St Olave's - dumping the undeserving poor
Grade barriers and league tables act as a proxy for social engineering throughout our education system. The scandal at St Olave's is just the tip of a selective iceberg of privilege and elitism.
The parents and students who challenged St Olave's Grammar School in Orpington have opened up a dirty (not so secret) secret across the UK.
St Olave's is not an exception. Full data is not collated but it is common knowledge that selective sixth forms exclude students at Year 13 as a matter of routine. It would be unsurprising if this proved on research to be the general rule.
Certainly in Newham, all the selective schools: have an open policy of dumping students including The Academy of Excellence (sic), Brampton Manor and disgracefully, Newham Council's own illegally constituted selective rival, the Newham Collegiate Sixth Form.
All the above set a bar of three C grades to progress to Year 13. This is a disgusting breach of faith. This is well above the level at which students can progress to higher education, whether degree, HND, or apprenticeship.
Beneath all the mission statement speak, the architects of these institutions have conceded to the underlying principle of selection - that the majority of young people in Newham are undeserving of an equitably resourced and funded education. If the latter were to truly operate, then the local Sixth Form College would receive more funding per head to help in overcoming disadvantage and to provide equitable opportunity to overcome obstacles on the playing field.
Despite the inequity in funding,local Sixth Form Colleges often do take these students on very successfully. I lost count of the number times a "reject" student thanked staff at the end of the year while relaying how they had felt undervalued and humiliated at their former school. It has to be said however that some students never recover from the humiliation and blow to their self-esteem.
There is no educational rationale for dumping sixth formers. It is pure selection in order to massage results and league table positions against "competitors"; all at the expense of young people's lives and futures.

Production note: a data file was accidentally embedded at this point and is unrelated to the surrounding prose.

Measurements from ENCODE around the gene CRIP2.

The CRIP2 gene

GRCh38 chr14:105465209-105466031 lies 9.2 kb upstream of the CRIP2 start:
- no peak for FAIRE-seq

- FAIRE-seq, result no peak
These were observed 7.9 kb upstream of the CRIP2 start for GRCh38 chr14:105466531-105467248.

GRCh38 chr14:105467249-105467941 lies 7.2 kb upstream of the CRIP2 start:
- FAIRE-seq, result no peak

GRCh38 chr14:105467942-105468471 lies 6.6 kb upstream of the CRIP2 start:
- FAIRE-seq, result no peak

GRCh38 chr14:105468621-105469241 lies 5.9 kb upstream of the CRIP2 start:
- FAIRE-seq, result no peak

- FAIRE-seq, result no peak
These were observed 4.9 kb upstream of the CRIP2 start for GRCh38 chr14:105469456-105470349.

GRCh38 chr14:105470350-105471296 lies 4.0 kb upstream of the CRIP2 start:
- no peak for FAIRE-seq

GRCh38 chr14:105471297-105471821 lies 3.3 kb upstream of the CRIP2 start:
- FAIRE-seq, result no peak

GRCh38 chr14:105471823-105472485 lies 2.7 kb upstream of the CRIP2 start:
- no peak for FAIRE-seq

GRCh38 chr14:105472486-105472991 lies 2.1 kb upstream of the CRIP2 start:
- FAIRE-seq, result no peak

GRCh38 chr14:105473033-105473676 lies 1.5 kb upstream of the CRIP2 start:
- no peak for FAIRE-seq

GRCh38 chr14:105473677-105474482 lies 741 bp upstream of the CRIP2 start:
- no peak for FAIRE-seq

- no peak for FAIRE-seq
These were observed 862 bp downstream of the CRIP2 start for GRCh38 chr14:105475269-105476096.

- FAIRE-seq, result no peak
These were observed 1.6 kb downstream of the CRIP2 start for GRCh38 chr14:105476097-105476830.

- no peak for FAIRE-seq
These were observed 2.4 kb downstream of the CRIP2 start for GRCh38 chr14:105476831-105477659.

The salt in the wound is that institutions can then claim "success rates" to Ofsted in which students the school has failed (in every sense of the word), are excluded from the count. If they were included many of these institutions might be hard pressed to attain a "2" or "good" grade.
None of this accidental. The principle of selection is a proxy for dumping the undeserving poor at the first opportunity. League tables are an enforcement mechanism to pressure schools to compete in this way. Not by offering choice but by denying it. Like any proxy, it is a somewhat crude and blunt instrument. It is nonetheless effective in forming a barrier against the majority of disadvantaged students (from poor backgrounds, special needs, ethnic minorities) who literally cannot "make the grade".
It is inherent to this logic therefore that selective sixth forms will kick students out at year 13 in order to compete, regardless of the damage to young people and their families. It is the "elite" status of the institution that becomes paramount. If the undeserving poor slip through the school gate or threaten to lower your exam grade profile, throw them overboard. In my view this amounts to little less than emotional abuse and constitutes a grotesque breach of faith.
This is not an attack on the teaching and support staff in state academies that have been swept up in this maelstrom. The blame should be laid firmly at the door of heads, governors and the corporate and elite bastions of privilege, for example Eton and Brighton College, who sponsor many of these sixth forms.
The banning of arbitrary grade barriers to year 13 will in itself help level the field. It is a principle every teacher should support. The vast majority of staff in all schools want to support all their students in order that they achieve successful progression to meet their aspirations and potential; as teachers we all aim to build our students' self esteem and confidence, even when they may buck the traces sometimes. None of us want to humiliate and shame young people, yet that is the consequence of this perverse selective mechanism that is forced upon us.
School leaderships and governors are now knowingly breaching the law. We should go to battle. Every student and family who has suffered exclusion should be encouraged to take legal action.
Crucially our new teaching union, NEU, should use its strength to challenge and expose every instance of social dumping - let's call it by its name - and support those students and their families who have been the victims of this pernicious policy.
Articles on this occasional blog reflect particular areas of political interest. My intention is not to duplicate excellent material available elsewhere but to include comment on current issues of debate where this may, hopefully, be useful.